Abstract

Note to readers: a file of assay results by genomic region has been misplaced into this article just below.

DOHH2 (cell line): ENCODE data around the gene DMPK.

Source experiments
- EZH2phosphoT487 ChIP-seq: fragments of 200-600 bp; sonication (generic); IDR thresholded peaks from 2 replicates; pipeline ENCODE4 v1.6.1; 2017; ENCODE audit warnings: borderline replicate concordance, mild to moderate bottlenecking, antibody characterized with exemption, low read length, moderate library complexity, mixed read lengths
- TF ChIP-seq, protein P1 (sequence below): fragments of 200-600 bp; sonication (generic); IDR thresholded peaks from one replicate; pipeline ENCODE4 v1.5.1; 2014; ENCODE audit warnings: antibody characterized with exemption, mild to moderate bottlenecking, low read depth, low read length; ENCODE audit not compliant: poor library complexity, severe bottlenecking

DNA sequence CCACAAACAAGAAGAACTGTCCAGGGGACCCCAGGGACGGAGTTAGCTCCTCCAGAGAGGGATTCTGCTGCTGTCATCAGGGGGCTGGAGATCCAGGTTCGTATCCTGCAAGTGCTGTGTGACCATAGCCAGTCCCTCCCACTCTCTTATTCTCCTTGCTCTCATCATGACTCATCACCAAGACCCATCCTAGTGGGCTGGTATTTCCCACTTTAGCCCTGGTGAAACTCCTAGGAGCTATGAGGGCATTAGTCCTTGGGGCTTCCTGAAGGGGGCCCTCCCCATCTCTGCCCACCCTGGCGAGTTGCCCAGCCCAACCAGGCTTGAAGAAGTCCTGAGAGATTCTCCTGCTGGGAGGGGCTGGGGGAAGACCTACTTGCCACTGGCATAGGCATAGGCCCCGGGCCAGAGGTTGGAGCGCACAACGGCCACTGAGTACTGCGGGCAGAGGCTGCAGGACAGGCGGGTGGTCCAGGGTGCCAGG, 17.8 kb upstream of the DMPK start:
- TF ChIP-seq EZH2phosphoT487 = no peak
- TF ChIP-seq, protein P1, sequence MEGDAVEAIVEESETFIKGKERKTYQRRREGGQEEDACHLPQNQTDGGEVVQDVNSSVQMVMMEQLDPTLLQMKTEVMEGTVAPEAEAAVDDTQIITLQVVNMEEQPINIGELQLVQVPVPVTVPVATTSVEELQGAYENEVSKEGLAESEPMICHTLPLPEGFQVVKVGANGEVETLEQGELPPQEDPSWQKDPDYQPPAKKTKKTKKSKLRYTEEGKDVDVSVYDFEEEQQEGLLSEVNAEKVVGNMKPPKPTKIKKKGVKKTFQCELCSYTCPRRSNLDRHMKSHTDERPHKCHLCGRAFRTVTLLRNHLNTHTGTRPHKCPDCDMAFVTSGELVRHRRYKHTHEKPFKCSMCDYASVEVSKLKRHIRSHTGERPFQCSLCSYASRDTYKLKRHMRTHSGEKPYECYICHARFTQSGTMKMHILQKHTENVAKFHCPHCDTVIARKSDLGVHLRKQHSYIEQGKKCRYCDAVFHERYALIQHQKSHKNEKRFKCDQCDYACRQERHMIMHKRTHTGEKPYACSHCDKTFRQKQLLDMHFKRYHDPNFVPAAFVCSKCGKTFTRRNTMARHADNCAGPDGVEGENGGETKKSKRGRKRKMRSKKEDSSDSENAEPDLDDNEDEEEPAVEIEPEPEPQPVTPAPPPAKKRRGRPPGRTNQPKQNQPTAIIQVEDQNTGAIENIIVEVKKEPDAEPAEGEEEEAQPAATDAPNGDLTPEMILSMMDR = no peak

The individual components of magmatic rocks are being increasingly targeted to gain insight into volcanic systems. Here we demonstrate the use of Sr isotope microsampling to distinguish distinct populations of glass and plagioclase that represent the sources of components (liquids and crystals) within each erupted magma batch. We analyzed glasses and plagioclase feldspar crystal cores to characterize crystal cargoes and host liquids from pumice-fall units from the Minoan cycle, Santorini, Greece. Using this approach, we identify the magmatic components that interacted prior to eruption and formation of pumice clasts, allowing us to interpret the magma dynamics associated with each eruption. Varying degrees of complexity can be identified, from relatively simple cases where the crystals are in isotopic equilibrium with the glass, to more complex, such as the large caldera-forming Minoan eruption, which is characterized by at least two liquid components and three different crystal provenances.

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